Stay Locked on Cybersecurity Trends

Cybersecurity is becoming an increasingly sophisticated issue as engineers are called to build online infrastructures that process large quantities of data quickly and accurately while defending against attacks and interference. Engineers can secure their value to employers by continuously cultivating a perspective on how AI and automation can both help and hinder efforts toward a safer, more trustworthy internet. 

This includes learning about emerging threats, as well as being versed in the latest tools and technologies used to prevent and mitigate attacks. In addition, engineers must gain a solid understanding of risk management principles and regulatory compliance requirements, as these play a critical role in protecting businesses from legal and reputational harm.

To stay current on the latest cybersecurity trends and techniques, engineers should attend industry conferences, participate in online courses or webinars and take formal courses with industry certifications. In addition, they should participate in open-source projects and contribute to cybersecurity communities, which can help to demonstrate their expertise and increase their visibility in the job market.


Remember Soft Skills

As a wider variety of jobs are outsourced to machines, greater emphasis will be placed on skills that are difficult to replicate mechanically, chief among them creativity, critical thinking and communication. Generative AI platforms have recently dominated the conversation with their previously-unheard-of abilities to mimic the authenticity of human speech, but they too have their limits, which both organizations and individuals have to recognize.

To hone these skills, employees can turn even tasks related to developing these robotic systems into opportunities to highlight their unique capacity for ideation by holding workshops, brainstorming with coworkers and creating in-person networking opportunities where people can trade industry experiences and goals.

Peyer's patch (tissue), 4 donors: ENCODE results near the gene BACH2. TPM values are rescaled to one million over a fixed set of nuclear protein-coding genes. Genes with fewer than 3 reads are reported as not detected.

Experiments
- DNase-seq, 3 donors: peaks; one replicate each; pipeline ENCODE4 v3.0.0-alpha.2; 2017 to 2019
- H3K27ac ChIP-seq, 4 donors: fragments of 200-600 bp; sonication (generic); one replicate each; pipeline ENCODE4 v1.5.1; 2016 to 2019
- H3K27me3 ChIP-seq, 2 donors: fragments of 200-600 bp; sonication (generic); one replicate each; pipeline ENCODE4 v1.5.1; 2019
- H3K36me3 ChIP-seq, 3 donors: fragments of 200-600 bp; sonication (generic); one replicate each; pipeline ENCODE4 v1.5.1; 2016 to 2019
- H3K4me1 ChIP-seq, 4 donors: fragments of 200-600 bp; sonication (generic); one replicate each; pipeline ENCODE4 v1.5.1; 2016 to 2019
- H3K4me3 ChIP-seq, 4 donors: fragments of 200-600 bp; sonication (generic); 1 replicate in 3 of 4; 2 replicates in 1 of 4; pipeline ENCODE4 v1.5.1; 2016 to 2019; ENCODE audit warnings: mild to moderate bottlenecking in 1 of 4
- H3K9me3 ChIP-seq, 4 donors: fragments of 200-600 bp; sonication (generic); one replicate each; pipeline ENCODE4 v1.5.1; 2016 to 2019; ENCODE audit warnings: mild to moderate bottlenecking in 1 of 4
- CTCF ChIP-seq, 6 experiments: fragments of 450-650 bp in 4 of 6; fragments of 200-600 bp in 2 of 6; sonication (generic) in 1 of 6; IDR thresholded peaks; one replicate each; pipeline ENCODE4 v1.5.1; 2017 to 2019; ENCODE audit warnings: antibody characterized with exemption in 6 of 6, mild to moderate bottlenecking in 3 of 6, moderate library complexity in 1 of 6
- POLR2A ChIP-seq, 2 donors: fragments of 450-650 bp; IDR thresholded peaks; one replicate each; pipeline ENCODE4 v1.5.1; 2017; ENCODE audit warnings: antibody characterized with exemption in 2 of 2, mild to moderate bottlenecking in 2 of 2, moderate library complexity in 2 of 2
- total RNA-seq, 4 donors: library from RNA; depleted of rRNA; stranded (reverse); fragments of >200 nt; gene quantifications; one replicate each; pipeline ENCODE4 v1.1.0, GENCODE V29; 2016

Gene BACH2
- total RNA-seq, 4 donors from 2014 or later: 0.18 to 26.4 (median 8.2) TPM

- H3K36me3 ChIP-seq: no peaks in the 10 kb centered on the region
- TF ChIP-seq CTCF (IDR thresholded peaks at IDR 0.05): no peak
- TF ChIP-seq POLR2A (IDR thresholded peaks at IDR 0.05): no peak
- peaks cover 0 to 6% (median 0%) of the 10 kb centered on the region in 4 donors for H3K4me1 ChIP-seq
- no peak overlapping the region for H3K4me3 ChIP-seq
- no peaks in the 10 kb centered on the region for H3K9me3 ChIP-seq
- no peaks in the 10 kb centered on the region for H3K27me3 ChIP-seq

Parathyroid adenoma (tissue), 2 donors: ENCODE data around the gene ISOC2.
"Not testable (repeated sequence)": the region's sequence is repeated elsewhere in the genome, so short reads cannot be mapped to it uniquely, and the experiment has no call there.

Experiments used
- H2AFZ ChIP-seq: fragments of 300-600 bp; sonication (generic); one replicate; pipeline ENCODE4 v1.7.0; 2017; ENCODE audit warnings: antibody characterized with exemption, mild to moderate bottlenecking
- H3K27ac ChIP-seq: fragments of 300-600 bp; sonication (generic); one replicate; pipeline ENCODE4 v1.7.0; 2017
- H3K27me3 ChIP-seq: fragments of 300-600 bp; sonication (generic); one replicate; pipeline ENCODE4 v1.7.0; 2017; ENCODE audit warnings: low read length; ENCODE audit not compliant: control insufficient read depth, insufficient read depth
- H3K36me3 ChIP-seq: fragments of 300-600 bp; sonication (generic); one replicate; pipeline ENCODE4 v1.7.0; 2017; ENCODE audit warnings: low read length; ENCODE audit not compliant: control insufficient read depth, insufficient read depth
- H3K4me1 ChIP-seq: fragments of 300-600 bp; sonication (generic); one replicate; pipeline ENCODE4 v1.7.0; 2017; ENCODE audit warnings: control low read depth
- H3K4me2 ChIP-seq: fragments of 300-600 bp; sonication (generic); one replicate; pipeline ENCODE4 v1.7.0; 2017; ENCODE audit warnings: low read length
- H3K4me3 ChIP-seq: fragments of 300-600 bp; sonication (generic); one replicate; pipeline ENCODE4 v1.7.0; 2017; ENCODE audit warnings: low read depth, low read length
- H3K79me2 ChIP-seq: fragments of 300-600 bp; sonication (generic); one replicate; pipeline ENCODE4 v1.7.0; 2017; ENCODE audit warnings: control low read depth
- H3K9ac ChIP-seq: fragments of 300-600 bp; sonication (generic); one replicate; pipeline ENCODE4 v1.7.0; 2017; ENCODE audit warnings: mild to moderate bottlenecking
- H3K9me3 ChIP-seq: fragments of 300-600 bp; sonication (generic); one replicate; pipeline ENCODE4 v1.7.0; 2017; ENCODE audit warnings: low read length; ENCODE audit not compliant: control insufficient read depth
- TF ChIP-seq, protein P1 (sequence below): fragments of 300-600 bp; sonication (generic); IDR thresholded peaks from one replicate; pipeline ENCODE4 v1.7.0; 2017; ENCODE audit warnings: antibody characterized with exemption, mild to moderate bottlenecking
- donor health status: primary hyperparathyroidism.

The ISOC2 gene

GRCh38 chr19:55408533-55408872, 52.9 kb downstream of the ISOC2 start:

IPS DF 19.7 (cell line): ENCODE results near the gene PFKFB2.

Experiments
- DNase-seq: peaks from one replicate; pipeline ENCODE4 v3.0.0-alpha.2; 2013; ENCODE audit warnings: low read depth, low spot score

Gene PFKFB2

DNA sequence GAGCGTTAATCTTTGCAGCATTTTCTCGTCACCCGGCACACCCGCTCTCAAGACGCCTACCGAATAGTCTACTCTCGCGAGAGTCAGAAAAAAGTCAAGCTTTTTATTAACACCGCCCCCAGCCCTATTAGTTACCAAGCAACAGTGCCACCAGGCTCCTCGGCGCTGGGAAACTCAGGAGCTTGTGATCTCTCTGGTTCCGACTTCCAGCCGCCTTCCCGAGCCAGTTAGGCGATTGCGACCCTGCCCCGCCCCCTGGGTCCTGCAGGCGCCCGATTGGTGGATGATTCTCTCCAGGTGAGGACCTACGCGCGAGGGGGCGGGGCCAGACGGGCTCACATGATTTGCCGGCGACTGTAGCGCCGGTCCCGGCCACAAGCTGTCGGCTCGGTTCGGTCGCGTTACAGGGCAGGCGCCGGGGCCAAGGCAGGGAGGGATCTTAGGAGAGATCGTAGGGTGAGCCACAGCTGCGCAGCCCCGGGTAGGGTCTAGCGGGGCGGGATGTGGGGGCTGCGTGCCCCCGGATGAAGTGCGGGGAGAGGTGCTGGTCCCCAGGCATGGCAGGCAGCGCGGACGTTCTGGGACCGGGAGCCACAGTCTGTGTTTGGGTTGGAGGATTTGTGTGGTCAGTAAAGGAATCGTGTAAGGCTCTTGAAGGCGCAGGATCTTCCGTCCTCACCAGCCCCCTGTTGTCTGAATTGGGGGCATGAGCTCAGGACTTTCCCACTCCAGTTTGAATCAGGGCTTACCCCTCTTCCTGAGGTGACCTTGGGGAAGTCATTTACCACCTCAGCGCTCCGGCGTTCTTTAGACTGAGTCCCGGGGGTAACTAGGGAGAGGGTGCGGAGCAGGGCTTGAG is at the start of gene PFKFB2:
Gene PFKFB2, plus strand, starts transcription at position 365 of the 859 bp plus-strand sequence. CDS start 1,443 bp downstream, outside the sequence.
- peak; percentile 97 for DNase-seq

Consider the Many Forms of an IT Career

In 2023, work of all kinds is less tied to location than ever before, with tech talent in especially high demand in the burgeoning digital nomad economy.

IT professionals can take advantage of these newfound levels of mobility by building a personal clientele through freelancing or consulting gigs. Talking to other IT specialists and engineers in an array of workplace situations can provide valuable insight into what a successful career can look like and what setup best suits an individual.

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Change With the Landscape

The breakneck pace at which the tech sector evolves is what makes it exciting and draws so many professionals into its orbit. But this same unpredictability manifests undeniably in the job market. 
By staying educated on new and perennial industry trends, identifying and honing transferable skills and being flexible in imagining the nature of their work, IT professionals can weather the advent of automation — or any new tool — and continue to build meaningful careers in the industry.